|1||Lower Earnings Limit (LEL) to Low Earnings Threshold (LET)||40%|
|2||Low Earnings Threshold (LET) to Upper Accrual Point||10%|
From 6 April 2012
From 2012/13 the Band 1 earnings related accrual is replaced with a weekly flat rate accrual. The actual amount of the flat rate accrual is set out in the Pensions Act 2007 as being initially £1.40 per week but it is to be uprated between 1 October 2004 and the 30 September in the tax year preceding the introduction of the flat rate accrual in line with the general level of earnings. The Social Security Pensions (Flat Rate Accrual Amount) Order 2012 – SI 2012 /189 sets the amount of the flat rate accrual applicable in 2012/13 as £88.40 (£1.70 per week). Had the figure been RPI-linked, it would have been £1.77 a week, again underlying the sub-inflation earnings growth of recent years.
The 10% accrual in respect of Band 2 will continue to apply but the maximum accrual within this band will reduce each year after 2010/11. This is because the Low Earnings Threshold will increase each year in line with earnings while the Upper Accrual Point is fixed at its 2009/10 level of £40,040.
The revised S2P accrual for 2012/13 onwards is:
|Earnings||S2P Accrual Basis|
|£5,564 (Lower Earnings Limit) – £14,700 (Low Earnings Threshold)||Flat rate of £88.40 for the tax year|
|£14,700 – £40,040 (Upper Accrual Point)||10% of band earnings accrued over working life|
From 2031/32 (in theory)
The original DWP expectation was that by around 2031/32 the Low Earnings threshold would have caught up with the Upper Accrual point (which is fixed at its 2009/10 level of £40,040). At that stage S2P would have become a totally flat rate accrual scheme.
However, with the Government’s announcement in the 2012 Budget of an increased single-tier flat rate state pension, which would incorporate any state additional pension entitlement, it seems that S2P will cease to exist well before then. In any event the 2031/32 target date was looking hopeless optimistic, as it would have required earnings growth of over 5.4% a year for the next 19 years for the LET to surpass the UAP.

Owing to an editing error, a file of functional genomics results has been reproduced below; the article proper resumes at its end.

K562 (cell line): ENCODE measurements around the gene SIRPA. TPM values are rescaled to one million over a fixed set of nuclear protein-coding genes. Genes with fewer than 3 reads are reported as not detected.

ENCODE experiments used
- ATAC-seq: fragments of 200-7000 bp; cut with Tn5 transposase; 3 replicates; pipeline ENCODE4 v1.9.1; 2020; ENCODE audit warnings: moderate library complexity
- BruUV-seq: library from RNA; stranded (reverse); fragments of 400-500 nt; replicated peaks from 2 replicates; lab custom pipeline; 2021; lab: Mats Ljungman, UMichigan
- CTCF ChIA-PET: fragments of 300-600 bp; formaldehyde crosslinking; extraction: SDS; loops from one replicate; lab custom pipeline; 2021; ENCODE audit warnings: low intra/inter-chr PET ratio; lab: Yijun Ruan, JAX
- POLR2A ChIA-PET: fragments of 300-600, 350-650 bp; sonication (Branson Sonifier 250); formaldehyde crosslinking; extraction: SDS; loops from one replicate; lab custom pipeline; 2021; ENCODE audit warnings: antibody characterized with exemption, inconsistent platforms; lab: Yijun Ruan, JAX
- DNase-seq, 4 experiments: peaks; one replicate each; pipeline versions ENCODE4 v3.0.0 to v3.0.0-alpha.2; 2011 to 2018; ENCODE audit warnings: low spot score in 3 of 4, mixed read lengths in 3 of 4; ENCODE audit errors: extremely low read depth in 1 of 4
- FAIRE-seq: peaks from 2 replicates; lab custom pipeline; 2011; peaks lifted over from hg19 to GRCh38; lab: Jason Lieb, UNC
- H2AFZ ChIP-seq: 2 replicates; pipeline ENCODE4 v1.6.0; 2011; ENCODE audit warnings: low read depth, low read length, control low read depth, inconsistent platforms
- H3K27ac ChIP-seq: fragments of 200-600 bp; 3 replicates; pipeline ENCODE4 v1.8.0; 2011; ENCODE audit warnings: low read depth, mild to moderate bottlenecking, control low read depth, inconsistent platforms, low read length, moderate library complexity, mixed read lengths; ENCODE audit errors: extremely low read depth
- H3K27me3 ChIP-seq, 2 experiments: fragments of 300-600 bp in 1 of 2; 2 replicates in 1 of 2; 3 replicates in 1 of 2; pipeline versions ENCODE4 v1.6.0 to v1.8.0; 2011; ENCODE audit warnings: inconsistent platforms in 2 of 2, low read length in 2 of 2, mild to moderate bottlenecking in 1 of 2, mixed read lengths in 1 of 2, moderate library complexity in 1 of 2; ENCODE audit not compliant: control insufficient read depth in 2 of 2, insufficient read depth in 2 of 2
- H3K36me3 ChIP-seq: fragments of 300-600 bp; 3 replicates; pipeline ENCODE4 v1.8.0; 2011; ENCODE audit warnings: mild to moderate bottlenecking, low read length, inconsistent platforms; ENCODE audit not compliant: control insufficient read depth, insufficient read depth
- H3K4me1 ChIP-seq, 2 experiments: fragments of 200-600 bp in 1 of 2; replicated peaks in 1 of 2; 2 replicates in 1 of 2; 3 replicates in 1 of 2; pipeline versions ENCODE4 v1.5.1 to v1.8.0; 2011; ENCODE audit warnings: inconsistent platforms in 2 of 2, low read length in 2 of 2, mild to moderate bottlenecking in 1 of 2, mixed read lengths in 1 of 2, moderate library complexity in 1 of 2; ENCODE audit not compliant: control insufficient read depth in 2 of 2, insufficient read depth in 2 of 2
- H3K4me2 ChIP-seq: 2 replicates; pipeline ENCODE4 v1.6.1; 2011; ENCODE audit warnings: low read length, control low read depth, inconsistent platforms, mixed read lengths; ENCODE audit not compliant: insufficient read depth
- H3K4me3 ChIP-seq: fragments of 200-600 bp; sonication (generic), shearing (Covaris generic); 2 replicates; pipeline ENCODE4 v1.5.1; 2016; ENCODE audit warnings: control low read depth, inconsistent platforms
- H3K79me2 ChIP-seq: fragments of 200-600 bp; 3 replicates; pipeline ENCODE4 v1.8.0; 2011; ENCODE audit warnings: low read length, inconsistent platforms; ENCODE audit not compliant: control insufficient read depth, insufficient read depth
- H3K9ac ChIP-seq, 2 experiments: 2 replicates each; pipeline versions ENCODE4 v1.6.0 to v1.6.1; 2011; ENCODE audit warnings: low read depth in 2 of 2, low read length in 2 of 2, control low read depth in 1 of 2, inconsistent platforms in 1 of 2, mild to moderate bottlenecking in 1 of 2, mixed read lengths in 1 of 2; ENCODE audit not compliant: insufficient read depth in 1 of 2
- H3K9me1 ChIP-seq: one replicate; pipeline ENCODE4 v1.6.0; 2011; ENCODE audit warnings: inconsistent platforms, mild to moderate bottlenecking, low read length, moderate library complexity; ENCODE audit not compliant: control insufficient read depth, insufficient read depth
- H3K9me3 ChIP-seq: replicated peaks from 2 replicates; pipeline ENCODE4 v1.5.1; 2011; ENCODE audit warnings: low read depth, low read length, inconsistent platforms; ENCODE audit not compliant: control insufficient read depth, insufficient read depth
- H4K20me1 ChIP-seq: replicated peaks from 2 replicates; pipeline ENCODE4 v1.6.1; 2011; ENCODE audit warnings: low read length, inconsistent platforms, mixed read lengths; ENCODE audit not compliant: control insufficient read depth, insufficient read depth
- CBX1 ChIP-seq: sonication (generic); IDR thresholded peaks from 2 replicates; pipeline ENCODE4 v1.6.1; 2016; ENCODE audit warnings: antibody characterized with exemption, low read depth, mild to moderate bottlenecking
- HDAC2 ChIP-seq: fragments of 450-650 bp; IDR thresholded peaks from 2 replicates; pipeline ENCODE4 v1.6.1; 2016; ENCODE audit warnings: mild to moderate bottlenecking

Increases to S2P in Payment
Once in payment the individual’s S2P pension will be increased each April in line with the increase in prices over the 12 months to the preceding September. For increases up to and including that made in April 2010 the RPI was used as the measure for price inflation. However, for increases from April 2011 the CPI is now used for this purpose.
In-heritability of S2P
From 6 April 2010, a widow, widower or surviving civil partner may be able to inherit up to half of their late husband, wife or civil partner’s S2P benefit, provided they have not remarried or formed a new civil partnership before they reach State Pension Age.
If the deceased spouse or civil partner was contracted out, the inherited S2P may be reduced to reflect this.
Where an individual is in receipt of inherited additional state pension benefits the aggregate maximum additional state pension (inherited plus their own) he/she may receive is capped (£161.94 a week in tax year 2012/13).
Contracting out of S2P
Instead of receiving the S2P benefit, currently, an individual can be contracted out by being a member of a suitable defined benefit occupational scheme. That scheme will then provide benefits in place of S2P, although in some cases, as noted below, the National Insurance fund will also provide a top up pension at State Pension Age.
Prior to 6 April 2012 an individual could also be contracted out by means of a suitable defined contribution occupational scheme or personal pension/stakeholder scheme. However, contracting out under such schemes was abolished from 6 April 2012 by the Pensions Act 2007.
When a final salary scheme (COSR) is used to contract out of SERPS the scheme must pass a Reference Scheme benefit test. (This is a general benefits level test which must be passed by 90% of scheme members). A flat rebate is given in respect of each contracted out member by way of reduced employee and employer Class 1 National Insurance Contributions.